PITTSBURG -- City officials presented a rosy picture at last week's "State of the City" luncheon, highlighting the continued decline in unemployment numbers, completion of development projects and falling crime rates.
"Today, the city moves into a bright future with a rebounding economy, a fiscal sustainability plan, continued low crime and a dramatic decrease in our unemployment rate," Mayor Sal Evola said as he opened the talk.
All of these accomplishments, he added, were done without the redevelopment agency that the city had relied on in years past for revitalization projects.
While many other cities in Contra Costa had to cut staff positions and projects during the recent economic downturn, Pittsburg has maintained its staffing levels and invested nearly $10 million per year in infrastructure and facility maintenance, according to City Manager Joe Sbranti, who also spoke at the luncheon.
Sbranti said that beyond the staff and council, Pittsburg residents are responsible for the city's continued growth thanks to their support of initiatives such as a $450 million bond for the Contra Costa Community College District passed earlier this month, which will benefit Los Medanos College. In addition, commercial property owners in the vicinity of Railroad Avenue and Highway 4 recently voted to tax themselves to fund an eBART station.
Assistant city manager Garret Evans provided a highlight reel of projects completed over the past year. Among these, he said, was the addition of new stores and restaurants to shuttered downtown spots, providing public wireless Internet access in downtown and around city buildings, and the speedy revitalization of a field to bring a minor league baseball team -- the Pittsburg Mettle -- to the city.
Evans credited revenues from the city's public power company for the baseball field and other projects around town. "It has allowed us to build, with private partners, over $2 billion worth of infrastructure since 2000," he said.
Next, Evans said, he'd like to have an Olympic kite-boarding team train on Pittsburg's shores, and to that end, a kite-boarding shop and ramp are going in soon.
"This is the version of golf for Silicon Valley techies," he said to chuckles from the crowd.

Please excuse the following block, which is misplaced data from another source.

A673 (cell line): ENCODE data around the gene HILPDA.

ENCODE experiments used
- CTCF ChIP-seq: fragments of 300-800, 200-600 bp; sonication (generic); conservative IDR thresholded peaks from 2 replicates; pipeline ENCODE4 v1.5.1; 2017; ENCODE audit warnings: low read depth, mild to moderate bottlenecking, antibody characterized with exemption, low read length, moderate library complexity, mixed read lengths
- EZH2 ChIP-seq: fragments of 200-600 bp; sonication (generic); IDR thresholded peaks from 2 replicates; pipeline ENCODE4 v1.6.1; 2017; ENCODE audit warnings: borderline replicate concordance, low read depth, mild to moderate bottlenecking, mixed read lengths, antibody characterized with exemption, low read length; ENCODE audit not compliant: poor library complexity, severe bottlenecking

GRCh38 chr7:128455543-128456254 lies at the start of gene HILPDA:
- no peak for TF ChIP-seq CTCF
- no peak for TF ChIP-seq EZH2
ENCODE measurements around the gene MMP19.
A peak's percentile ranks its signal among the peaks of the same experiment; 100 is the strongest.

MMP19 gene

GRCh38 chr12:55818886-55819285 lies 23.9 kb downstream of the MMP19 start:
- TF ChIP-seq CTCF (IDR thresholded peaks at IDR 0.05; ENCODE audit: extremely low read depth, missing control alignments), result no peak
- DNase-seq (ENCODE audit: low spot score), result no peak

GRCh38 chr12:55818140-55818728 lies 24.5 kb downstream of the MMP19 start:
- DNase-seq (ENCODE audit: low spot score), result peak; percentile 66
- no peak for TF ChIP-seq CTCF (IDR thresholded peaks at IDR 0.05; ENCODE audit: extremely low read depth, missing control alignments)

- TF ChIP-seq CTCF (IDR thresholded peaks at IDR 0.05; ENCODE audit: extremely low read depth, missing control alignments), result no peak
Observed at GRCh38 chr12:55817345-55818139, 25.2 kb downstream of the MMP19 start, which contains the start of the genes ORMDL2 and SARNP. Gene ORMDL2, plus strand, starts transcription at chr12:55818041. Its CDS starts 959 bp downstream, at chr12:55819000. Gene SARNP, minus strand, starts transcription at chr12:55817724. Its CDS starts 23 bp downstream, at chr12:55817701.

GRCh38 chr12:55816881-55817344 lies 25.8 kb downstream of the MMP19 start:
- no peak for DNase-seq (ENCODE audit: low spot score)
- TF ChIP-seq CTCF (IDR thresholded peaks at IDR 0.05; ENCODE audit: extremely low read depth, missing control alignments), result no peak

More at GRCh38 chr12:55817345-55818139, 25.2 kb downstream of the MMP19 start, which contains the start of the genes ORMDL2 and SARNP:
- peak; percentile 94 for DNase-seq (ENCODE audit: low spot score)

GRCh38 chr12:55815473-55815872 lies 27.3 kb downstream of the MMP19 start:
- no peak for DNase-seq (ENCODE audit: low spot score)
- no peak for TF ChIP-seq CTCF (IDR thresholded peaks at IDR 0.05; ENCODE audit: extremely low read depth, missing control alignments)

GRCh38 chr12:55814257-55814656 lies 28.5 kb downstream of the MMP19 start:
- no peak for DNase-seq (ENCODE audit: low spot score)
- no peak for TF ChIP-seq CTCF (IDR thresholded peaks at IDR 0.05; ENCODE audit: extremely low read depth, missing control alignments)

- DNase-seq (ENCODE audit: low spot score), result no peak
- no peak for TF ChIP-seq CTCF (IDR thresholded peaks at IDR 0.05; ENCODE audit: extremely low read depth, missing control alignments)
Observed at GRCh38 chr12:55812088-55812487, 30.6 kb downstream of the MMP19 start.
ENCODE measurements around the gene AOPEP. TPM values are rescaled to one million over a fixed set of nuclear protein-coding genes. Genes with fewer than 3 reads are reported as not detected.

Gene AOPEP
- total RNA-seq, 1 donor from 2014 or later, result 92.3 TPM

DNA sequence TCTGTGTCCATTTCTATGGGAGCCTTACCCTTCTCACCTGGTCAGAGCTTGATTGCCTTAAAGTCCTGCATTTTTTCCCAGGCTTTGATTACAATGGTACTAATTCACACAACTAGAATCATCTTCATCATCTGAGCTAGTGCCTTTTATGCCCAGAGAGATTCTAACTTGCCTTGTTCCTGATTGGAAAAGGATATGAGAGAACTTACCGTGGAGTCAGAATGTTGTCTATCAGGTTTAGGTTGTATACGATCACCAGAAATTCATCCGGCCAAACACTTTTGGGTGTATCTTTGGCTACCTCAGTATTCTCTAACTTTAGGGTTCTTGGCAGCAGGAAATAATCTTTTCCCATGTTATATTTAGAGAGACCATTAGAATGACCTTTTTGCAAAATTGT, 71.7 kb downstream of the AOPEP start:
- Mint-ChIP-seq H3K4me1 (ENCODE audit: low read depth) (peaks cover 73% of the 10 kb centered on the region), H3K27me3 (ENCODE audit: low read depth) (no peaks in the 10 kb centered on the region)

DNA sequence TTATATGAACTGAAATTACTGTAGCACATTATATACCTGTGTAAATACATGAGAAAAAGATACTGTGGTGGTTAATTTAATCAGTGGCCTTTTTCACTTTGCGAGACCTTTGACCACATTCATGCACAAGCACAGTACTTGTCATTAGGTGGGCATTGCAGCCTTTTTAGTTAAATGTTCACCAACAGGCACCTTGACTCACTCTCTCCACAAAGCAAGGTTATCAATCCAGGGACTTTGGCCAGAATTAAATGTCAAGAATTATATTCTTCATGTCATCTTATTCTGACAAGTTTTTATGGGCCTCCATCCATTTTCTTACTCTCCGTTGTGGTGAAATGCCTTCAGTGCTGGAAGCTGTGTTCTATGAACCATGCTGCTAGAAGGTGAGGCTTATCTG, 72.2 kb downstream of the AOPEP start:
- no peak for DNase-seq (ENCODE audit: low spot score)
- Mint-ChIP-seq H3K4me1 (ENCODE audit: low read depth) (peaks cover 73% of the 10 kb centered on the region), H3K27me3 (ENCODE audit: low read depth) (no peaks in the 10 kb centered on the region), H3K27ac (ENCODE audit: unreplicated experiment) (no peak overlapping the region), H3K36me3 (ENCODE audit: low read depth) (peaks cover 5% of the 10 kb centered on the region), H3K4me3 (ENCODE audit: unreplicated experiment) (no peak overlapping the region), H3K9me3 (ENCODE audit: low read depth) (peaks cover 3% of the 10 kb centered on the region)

Finances in order
Thanks to a half-cent sales tax increase passed by Pittsburg voters in 2012, and put into effect last year, $3.1 million was added to the city's annual revenue.
Those additional funds, combined with money from the city's public utility partnership and rising home prices, have allowed Pittsburg to maintain a high level of service, said Human Resources Manager Neville Vania.
Aside from bringing in money, Vania said the city has also taken steps to pay down debt and reduce potential liabilities.
A major reform, begun in January 2014, changed how retirement and health insurance were paid out by the city.
"Retirement and health insurance for city employees has historically been handled on a 'pay as you go' basis," Vania said, leaving the city with an unfunded liability of $12.4 million for future retiree benefits.
The city has made an initial deposit toward erasing the liability and is committed to putting away at least $666,755 annually so that the "unfunded liability" is funded within 10 years.
Crime slightly down
Overall, reported crime dropped 2.3 percent in 2013, police Chief Brian Addington said. The decrease was mostly in property crimes, but there was a large leap -- 20 percent -- in violent crime.
Violent crimes include murder, rape, sexual assault, robbery and aggravated assault.
Addington said that after looking deeper into the categories, he found that the jump in violent crimes resulted from the forceful theft of smartphones -- something being combatted nationally and at the state level through legislation that would require a "kill switch" to render a phone useless after it's stolen.
"Overall, we are still maintaining record low crime levels," Addington said.
"In the past 53 years, 2013 was our second best year that we've had, and we're very proud of that."
After the presentations, Evola headed back to the podium for parting words and a rallying cry to the hundred or so community members and business partners gathered at the Pittsburg Elks Lodge for the event sponsored by members of the Chamber of Commerce.
"We still have a lot of work to do," he said.
"Pittsburg has had a long-standing stigma of high crimes, but as you see, that is not the case."
To break the stigma and change the city's reputation, he said the people of Pittsburg have to "spread the word" that the city is a great place to live, work and even visit.